The public outpouring of grief on the streets of London and across England following the tragic death of Diana, Princess of Wales in August 1997 set a new benchmark in mass memorialisation.
Who can forget the sea of floral tributes outside the gates of Buckingham and Kensington Palaces, or Sir Elton John’s musical tribute to the Queen of Hearts at her funeral in Westminster Abbey.
Today, the iconic Tower of London, and the site from which the World Trade Centre twin towers once dominated the New York skyline, are both venues of mass memorialisation.
As we approach the centenary of the outbreak of the First World War, visitors to the Tower of London are being confronted by a river of red ceramic hand-made poppies that surround the British capital’s most famous landmark. By Armistice Day, 11th November this year, in what was once a water-filled moat, there will be 888,246 of these poppies in memory of British Commonwealth forces who gave their lives for King and country during that four year conflict. The poppies surrounding the Tower, (which was used for training during that so called ‘war to end all wars’) serve as a spectacular display and memorial, while offering visitors an opportunity for personal reflection.
Across the Atlantic tens of thousands of people every day gather at the September 11 Memorial and Museum in New York. Dominating the memorial are two massive one acre pools, referred to as the “footprints” of the World Trade Centre’s twin towers. Chiseled into the edges of both of the pools are the names of the almost three thousand who were killed in New York City, Pennsylvania and the Pentagon in Washington on September 11 2001 and in one of the most profound examples of just how personalised this commemoration has become, the 9/11 Memorial Organisation places roses upon victims names on their birthdates.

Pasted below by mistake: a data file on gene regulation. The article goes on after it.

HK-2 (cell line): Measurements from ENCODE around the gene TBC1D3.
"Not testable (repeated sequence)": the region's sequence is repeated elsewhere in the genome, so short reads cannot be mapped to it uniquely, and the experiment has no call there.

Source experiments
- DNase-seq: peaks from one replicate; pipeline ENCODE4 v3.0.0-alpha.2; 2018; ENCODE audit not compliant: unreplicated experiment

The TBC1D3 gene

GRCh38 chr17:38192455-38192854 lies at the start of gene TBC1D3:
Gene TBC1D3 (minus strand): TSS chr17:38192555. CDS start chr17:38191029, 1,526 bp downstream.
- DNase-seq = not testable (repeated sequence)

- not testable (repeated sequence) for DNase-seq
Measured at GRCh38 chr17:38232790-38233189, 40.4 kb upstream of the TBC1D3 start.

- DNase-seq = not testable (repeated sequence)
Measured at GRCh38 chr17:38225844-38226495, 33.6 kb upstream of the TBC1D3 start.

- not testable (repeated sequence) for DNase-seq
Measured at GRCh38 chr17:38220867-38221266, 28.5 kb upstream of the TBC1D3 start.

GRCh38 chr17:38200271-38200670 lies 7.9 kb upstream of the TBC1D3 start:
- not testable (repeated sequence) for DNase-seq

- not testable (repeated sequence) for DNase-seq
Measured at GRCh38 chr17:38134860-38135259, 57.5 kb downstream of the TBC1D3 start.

Overlooking the memorial pools, is the newly completed One World Trade Centre, an architectural masterpiece which at a cost of 3.9 Billion dollars climbs to 104 stories and at 1,776 feet (541 metres) is now the tallest building in the western hemisphere. Like the proverbial phoenix, One World Trade Centre has proudly and defiantly risen from the ashes of that horrific Tuesday thirteen years ago – a tangible monument that reflects the mission of The National September 11 Memorial & Museum at the World Trade Centre Foundation which states: May the lives remembered, the deeds recognized, and the spirit reawakened be eternal beacons, which reaffirm respect for life, strengthen our resolve to preserve freedom, and inspire an end to hatred, ignorance and intolerance.
Written by Michael Lynch – Tobin Brothers Funerals